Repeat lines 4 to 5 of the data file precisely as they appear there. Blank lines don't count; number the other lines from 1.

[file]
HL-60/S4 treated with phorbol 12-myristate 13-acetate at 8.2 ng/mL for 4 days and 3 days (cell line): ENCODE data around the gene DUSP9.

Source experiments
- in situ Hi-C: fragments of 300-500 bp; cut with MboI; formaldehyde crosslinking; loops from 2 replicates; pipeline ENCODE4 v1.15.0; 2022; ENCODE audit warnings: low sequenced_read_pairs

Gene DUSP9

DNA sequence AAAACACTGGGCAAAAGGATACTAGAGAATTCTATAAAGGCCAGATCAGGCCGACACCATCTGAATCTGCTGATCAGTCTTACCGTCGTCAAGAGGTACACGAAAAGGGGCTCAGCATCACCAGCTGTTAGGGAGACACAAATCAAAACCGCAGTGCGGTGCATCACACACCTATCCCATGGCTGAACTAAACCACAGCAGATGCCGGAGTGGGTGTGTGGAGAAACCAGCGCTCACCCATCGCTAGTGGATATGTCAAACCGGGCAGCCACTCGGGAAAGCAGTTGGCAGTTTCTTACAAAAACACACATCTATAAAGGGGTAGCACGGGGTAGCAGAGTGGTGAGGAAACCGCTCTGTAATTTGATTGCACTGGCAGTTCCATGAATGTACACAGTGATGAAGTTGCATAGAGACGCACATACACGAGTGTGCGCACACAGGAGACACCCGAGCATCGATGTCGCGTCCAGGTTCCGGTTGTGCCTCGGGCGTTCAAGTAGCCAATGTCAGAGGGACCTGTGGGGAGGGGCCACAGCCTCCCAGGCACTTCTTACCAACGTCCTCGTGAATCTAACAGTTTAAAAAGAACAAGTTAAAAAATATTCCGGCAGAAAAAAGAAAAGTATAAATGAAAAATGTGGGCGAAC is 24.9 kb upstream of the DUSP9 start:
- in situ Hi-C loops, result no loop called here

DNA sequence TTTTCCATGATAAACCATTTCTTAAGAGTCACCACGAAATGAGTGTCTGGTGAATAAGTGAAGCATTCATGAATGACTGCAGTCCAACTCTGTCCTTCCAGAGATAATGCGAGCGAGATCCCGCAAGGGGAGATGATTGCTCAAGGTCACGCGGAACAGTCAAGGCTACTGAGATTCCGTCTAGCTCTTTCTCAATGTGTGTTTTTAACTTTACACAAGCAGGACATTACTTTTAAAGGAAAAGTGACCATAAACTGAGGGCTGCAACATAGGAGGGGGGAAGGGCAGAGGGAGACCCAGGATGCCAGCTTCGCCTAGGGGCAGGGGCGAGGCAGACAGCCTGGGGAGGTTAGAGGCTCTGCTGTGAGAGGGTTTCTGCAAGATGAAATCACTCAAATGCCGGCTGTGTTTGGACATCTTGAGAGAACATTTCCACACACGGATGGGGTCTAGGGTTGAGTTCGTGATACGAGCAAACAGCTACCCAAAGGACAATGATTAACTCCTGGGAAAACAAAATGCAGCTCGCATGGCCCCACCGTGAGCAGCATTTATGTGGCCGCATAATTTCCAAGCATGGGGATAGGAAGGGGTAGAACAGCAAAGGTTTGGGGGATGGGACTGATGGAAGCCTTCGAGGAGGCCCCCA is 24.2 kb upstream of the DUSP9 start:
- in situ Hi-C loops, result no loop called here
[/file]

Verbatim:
Gene DUSP9

DNA sequence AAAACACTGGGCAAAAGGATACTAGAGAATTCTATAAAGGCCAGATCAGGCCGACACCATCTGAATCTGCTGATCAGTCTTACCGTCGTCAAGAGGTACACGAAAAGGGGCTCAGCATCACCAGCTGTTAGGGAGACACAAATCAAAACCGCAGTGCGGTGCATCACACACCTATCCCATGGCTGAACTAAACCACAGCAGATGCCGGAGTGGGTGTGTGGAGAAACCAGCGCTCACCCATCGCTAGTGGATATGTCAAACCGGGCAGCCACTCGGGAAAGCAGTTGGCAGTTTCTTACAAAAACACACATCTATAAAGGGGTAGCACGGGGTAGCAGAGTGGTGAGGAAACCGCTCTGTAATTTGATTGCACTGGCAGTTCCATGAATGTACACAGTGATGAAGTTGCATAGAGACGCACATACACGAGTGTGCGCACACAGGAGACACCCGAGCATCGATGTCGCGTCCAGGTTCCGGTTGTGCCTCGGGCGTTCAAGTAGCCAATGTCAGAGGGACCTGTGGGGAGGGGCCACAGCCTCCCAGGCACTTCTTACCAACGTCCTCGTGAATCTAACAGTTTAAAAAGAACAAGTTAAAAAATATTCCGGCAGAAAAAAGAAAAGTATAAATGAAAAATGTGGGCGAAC is 24.9 kb upstream of the DUSP9 start: